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thebrig

Is there a worthwhile de-tune pedal out there for bass?

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Our singer struggles with a couple of our songs in standard tuning, we don't really want drop the songs, and sometimes there isn't always room to take more than one bass, so my question is this, [b][i]is there a worthwhile de-tune pedal out there for bass[/i][/b] that I could use to quickly tune down a half/full step for these songs?

I've done some research on google and YouTube etc.. and it would seem that most pedals struggle with bass.

So has anyone used one, and are they okay for the odd song here and there?

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I'm sure someone will correct me but I'm not aware of any pedal that will [u]reliably[/u] detune and won't demand a pristine technique to help it track well. If that [i]is[/i] the case maybe the better option would be for you to relearn the songs higher up the neck but still a half/full tone down and use an octave pedal to add the depth of sound back.

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[quote name='RhysP' timestamp='1449755820' post='2926529']
Tune your bass down a full step & use a capo for the half step & standard tuning stuff.
[/quote]

Just wondering but why would he need a capo unless he was playing open-string chords?...

Edited by AinsleyWalker

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[quote name='AinsleyWalker' timestamp='1449759273' post='2926576']
Just wondering but why would he need a capo unless he was playing open-string chords?...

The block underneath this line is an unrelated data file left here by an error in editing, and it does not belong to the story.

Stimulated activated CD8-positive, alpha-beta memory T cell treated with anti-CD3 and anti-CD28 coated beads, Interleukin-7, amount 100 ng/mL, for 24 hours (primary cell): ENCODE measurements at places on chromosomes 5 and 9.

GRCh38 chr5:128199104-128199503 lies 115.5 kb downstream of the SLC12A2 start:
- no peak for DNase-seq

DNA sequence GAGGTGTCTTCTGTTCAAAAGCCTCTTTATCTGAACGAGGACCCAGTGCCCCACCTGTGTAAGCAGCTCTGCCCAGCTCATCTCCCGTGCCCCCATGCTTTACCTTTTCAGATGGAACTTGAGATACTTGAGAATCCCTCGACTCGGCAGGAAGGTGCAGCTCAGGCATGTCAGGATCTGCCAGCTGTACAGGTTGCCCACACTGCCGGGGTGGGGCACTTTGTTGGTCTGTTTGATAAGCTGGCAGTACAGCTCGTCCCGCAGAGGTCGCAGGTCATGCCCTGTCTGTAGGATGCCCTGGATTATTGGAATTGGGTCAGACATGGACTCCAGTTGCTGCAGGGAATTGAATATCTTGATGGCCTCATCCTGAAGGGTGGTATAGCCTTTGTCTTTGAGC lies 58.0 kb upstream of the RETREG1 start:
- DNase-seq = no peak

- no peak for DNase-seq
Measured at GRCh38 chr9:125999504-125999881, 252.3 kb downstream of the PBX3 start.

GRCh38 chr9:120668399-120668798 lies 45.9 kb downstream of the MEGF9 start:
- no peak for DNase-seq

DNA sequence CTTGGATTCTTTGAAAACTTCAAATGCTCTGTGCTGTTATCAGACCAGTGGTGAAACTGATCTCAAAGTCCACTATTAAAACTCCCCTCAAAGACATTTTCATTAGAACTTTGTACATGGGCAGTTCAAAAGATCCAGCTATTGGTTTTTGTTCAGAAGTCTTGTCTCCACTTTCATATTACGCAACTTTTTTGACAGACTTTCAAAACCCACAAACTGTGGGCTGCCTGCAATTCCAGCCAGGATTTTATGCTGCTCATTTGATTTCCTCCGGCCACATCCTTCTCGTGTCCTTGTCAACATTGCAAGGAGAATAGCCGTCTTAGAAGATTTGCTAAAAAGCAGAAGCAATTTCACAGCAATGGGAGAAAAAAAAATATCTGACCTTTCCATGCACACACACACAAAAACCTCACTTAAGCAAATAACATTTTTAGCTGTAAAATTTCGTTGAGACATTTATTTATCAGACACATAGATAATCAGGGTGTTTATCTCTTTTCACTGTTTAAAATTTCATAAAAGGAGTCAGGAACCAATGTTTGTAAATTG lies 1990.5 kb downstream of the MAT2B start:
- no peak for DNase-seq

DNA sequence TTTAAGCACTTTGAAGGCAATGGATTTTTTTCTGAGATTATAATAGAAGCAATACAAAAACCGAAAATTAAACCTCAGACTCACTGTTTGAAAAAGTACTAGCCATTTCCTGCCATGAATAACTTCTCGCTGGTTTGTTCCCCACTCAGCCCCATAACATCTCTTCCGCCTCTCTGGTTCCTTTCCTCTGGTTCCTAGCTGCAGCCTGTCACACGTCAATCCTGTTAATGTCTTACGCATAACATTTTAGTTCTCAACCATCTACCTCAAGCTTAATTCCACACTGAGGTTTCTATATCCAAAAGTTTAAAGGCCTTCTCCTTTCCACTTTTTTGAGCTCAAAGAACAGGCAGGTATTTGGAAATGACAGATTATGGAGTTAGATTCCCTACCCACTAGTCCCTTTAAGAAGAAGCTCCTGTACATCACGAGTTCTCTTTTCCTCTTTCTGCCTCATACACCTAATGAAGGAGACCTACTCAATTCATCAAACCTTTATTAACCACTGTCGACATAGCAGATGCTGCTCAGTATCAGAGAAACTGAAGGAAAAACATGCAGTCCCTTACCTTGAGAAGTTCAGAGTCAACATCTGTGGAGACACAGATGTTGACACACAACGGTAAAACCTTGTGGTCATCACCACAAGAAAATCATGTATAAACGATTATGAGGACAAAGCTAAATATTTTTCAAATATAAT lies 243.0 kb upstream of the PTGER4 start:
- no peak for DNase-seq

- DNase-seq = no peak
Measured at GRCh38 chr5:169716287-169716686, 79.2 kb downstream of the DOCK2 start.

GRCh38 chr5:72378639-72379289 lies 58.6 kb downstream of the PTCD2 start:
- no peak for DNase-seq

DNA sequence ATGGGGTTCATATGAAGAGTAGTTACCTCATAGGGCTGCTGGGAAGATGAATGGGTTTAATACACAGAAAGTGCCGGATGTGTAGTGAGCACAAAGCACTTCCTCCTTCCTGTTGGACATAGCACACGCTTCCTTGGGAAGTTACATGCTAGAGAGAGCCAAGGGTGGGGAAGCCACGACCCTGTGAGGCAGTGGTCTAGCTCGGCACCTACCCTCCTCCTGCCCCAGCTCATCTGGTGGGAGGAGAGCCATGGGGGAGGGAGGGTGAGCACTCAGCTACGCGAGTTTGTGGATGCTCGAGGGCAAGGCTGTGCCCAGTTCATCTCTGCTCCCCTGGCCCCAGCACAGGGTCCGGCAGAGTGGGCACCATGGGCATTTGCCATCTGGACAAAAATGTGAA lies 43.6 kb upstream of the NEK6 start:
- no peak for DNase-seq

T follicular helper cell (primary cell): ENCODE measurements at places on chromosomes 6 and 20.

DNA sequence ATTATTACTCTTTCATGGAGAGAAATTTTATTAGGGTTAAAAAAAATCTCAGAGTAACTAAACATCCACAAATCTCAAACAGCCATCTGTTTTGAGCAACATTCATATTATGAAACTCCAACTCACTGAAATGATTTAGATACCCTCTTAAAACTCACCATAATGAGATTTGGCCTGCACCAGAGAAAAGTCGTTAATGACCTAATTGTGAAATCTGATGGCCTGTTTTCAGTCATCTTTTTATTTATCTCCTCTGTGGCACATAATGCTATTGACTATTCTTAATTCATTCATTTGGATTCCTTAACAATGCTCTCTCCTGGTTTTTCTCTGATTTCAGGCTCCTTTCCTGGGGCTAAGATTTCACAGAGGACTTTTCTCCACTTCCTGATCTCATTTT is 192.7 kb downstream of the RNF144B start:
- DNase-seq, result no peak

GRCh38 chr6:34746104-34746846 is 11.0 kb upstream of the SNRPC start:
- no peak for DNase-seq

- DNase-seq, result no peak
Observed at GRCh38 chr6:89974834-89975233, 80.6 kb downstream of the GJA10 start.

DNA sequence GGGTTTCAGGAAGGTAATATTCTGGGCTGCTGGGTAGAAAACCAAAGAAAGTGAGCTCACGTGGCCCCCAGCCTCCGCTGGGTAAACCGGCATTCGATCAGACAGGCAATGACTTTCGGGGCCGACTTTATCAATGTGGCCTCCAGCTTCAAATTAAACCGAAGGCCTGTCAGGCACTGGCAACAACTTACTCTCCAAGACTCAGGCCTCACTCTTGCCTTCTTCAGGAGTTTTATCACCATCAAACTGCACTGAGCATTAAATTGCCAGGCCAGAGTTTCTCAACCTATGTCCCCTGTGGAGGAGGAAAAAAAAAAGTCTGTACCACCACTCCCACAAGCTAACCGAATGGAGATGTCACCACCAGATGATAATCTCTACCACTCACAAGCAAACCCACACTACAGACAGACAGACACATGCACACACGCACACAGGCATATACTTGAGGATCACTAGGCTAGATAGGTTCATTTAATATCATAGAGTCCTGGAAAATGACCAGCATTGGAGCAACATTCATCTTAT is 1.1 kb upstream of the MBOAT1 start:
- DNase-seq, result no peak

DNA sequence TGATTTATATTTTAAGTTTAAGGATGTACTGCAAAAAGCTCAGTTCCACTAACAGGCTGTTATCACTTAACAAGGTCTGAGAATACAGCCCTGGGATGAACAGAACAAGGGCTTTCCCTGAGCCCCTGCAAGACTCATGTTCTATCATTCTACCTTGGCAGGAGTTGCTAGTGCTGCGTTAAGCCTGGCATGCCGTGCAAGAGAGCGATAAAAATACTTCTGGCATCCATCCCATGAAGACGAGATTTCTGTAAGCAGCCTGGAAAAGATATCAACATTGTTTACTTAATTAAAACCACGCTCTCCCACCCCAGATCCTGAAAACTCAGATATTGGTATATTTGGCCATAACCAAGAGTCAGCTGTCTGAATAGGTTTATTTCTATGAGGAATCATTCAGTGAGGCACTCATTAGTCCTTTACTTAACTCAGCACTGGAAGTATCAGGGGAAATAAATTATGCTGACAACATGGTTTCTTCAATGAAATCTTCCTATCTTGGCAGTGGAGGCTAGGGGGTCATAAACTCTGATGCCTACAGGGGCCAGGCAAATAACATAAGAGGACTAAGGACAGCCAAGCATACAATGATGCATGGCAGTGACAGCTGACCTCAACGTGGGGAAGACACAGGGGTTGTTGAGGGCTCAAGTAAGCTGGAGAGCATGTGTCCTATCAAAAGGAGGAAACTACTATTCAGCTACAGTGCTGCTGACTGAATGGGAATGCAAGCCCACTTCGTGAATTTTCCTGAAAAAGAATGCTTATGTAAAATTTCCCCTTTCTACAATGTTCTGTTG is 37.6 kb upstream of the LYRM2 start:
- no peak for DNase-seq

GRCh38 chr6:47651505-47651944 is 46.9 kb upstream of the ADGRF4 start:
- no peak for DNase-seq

[/quote]

Because open strings & fingering patterns would remain the same as he plays them now relative to the capo.
It's certainly the way I would do it but that's because I use open strings whenever possible.

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[quote name='RhysP' timestamp='1449760006' post='2926585']
Because open strings & fingering patterns would remain the same as he plays them now relative to the capo.
It's certainly the way I would do it but that's because I use open strings whenever possible.
[/quote]

Ah ok, perhaps it's because I play a Ray but I tend to avoid open strings if possible, so in my mind capo or no capo his fingering would be exactly the same. Would personally take a 5th fret over an open string 9 times out of 10, more warmth!

[b]EDIT:[/b] Depends what I'm playing actually, with distortion/fuzz on then perhaps I would maybe go for open A over 5th fret E. All depends on the part I suppose :)

Edited by AinsleyWalker

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I wonder if anyone could come up with the equivalent of a Hipshot drop-D tuner head for all the remaining heads as well so you could flip all 4 or 5 tuners a full step and back again reliably? they probably influence each other too much or mechanically get in each others way maybe?

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I use an EHX pitchfork and it does the job well enough for me. We do 6 songs in Drop D and there's no noticeable difference in sound when I use it. I think it's a great bit of kit.

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[quote name='RhysP' timestamp='1449755820' post='2926529'] Tune your bass down a full step & use a capo for the half step & standard tuning stuff. [/quote]

This is how I'd do it too. I've always found tracking terrible on pitch changing effects - much simpler doing it this way.

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Use a d-tuner and re-learn the song in drop D, as the only notes you don't have available in standard tuning are the Eb and D

I did that for Sweet Child Of Mine and Basket Case as our current guitarist plays them in the original recorded key (tuned down a semi-tone from standard) and I wanted to use one bass. I've now had to re-learn then again to play them on a five string without changing tunings.

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Alternatively, you could play the Eb and D higher rather than lower and see how that sounds

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[quote name='KevB' timestamp='1449764324' post='2926642']
I wonder if anyone could come up with the equivalent of a Hipshot drop-D tuner head for all the remaining heads as well so you could flip all 4 or 5 tuners a full step and back again reliably? they probably influence each other too much or mechanically get in each others way maybe?